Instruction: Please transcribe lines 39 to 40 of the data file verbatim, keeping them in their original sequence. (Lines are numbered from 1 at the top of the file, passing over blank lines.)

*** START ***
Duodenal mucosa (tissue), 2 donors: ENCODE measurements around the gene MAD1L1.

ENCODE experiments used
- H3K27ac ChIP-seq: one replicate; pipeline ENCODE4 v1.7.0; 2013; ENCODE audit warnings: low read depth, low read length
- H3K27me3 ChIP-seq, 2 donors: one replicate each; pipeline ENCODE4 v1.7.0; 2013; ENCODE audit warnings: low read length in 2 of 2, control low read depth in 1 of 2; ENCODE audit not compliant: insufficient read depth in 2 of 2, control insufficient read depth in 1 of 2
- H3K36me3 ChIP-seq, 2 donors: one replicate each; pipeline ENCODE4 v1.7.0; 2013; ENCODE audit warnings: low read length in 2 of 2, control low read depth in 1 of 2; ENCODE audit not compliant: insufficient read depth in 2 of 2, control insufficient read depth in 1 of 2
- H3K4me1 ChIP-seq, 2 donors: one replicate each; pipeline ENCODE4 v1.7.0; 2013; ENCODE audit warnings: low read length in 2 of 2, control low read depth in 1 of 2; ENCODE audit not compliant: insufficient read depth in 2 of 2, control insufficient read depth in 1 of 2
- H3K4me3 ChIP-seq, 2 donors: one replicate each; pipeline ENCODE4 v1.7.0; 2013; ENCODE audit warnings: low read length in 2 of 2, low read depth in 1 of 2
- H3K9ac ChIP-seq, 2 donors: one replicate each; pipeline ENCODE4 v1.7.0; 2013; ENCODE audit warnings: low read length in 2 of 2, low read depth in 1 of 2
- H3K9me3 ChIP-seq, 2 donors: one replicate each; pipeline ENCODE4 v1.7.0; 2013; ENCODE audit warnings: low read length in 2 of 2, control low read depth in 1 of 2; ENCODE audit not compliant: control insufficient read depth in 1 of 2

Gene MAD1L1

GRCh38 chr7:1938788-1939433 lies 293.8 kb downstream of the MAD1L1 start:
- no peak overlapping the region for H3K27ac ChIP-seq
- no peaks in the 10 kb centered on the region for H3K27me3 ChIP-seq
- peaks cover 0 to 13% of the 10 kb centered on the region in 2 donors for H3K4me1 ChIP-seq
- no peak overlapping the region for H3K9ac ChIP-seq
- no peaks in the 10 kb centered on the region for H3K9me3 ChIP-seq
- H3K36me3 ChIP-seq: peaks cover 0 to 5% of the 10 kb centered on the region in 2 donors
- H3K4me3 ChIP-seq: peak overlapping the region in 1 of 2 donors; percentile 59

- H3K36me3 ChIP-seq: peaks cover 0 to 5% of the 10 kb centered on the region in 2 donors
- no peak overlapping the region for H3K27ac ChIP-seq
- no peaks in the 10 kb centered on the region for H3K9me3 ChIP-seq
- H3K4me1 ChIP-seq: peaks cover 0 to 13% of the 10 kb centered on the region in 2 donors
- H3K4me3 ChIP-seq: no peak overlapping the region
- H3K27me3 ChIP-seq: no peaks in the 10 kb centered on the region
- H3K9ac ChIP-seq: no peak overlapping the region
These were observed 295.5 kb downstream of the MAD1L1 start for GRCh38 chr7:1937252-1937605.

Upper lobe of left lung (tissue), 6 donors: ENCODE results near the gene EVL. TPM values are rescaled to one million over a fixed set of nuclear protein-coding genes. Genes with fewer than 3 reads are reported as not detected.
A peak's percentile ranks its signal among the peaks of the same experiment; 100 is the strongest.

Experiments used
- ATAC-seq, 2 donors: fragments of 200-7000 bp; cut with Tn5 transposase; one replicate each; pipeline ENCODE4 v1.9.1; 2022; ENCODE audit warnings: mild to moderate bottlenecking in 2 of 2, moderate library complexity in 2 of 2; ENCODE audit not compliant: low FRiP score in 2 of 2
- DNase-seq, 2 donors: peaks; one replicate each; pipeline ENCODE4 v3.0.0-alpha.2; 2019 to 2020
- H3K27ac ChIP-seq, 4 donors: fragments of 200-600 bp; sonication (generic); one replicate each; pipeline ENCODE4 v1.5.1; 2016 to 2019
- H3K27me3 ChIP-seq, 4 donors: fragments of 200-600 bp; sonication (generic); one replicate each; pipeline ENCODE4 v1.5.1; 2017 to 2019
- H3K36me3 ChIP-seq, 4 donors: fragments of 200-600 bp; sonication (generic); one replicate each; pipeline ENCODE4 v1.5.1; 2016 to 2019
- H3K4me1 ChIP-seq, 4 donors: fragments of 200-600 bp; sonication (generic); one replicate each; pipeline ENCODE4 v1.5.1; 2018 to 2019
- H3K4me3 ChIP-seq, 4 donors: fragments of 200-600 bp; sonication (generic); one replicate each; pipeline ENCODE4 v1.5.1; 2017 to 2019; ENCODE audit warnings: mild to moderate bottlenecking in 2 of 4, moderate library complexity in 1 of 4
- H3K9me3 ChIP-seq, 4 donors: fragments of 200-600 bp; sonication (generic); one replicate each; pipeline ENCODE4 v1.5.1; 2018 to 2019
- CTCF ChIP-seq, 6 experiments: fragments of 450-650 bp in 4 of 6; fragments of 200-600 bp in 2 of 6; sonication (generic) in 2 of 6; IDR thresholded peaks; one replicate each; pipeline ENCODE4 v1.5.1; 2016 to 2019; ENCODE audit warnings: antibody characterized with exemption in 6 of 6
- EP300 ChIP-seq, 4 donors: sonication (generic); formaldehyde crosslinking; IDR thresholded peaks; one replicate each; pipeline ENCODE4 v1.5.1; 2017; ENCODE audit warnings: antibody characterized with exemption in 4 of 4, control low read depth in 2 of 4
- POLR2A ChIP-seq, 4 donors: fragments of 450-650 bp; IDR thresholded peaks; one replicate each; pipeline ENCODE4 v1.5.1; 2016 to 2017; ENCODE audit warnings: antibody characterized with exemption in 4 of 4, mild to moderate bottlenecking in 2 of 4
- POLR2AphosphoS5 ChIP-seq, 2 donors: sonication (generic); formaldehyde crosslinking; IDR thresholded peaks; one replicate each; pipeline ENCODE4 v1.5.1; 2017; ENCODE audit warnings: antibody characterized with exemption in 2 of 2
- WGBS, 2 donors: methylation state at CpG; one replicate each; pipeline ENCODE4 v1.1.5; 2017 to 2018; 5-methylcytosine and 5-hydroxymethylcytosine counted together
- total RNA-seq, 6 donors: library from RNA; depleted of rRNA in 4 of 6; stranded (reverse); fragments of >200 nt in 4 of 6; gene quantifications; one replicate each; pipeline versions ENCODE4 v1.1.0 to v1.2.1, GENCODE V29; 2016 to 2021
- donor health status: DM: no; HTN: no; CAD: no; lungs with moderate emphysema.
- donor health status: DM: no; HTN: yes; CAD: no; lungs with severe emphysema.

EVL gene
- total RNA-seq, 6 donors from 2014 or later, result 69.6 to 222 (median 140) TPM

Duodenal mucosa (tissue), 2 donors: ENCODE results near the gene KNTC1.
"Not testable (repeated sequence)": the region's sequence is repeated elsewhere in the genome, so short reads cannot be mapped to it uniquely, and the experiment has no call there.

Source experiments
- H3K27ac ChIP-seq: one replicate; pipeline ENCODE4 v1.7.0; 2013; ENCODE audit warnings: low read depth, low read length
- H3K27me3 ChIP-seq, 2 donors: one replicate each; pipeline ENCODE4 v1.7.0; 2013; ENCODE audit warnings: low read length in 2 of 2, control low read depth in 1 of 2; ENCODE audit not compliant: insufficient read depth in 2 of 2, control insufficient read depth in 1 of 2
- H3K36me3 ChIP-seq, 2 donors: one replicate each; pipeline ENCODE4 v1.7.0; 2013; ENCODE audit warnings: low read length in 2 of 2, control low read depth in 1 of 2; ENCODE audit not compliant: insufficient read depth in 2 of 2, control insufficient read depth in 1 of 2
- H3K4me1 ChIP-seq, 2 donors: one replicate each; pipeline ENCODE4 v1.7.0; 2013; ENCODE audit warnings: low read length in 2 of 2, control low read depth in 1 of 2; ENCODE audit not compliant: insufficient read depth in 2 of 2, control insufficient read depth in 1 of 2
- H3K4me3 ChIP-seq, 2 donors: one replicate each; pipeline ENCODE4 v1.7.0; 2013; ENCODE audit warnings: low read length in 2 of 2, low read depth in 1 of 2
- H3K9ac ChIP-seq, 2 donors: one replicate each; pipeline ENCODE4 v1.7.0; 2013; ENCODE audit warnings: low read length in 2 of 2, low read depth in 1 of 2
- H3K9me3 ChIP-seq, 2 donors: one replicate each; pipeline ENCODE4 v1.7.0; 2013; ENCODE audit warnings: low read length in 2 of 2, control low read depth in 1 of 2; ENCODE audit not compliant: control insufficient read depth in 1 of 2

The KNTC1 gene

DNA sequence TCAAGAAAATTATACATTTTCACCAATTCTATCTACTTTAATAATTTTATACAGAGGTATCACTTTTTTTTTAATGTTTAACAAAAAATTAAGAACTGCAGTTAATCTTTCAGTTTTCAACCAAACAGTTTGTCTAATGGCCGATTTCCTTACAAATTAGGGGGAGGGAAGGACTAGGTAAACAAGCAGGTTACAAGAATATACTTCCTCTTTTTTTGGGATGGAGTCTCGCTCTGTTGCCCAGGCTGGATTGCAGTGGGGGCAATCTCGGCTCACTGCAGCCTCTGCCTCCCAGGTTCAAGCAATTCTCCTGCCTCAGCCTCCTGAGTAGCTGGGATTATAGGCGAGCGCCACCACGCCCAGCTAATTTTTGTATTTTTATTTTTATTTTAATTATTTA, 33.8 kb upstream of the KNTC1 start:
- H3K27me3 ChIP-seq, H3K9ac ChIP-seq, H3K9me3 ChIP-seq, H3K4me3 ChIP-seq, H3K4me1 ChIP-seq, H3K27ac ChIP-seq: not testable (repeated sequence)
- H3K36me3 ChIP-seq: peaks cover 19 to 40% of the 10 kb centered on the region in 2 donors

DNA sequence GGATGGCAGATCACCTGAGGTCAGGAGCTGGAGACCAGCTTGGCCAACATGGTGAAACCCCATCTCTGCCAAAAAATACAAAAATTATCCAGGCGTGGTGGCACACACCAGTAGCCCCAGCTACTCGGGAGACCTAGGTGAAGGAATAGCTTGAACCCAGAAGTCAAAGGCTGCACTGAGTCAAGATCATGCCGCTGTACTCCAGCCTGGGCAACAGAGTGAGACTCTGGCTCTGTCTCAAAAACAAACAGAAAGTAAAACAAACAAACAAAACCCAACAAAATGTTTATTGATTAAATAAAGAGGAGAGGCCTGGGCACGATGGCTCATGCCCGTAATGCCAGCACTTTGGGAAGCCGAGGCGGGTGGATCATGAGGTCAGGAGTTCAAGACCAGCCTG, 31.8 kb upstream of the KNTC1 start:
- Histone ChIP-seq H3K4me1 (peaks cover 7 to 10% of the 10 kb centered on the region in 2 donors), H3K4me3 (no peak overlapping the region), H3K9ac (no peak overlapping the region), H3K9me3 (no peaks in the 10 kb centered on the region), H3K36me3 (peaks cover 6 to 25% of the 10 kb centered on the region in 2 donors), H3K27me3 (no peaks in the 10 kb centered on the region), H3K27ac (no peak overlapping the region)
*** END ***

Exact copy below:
- EP300 ChIP-seq, 4 donors: sonication (generic); formaldehyde crosslinking; IDR thresholded peaks; one replicate each; pipeline ENCODE4 v1.5.1; 2017; ENCODE audit warnings: antibody characterized with exemption in 4 of 4, control low read depth in 2 of 4
- POLR2A ChIP-seq, 4 donors: fragments of 450-650 bp; IDR thresholded peaks; one replicate each; pipeline ENCODE4 v1.5.1; 2016 to 2017; ENCODE audit warnings: antibody characterized with exemption in 4 of 4, mild to moderate bottlenecking in 2 of 4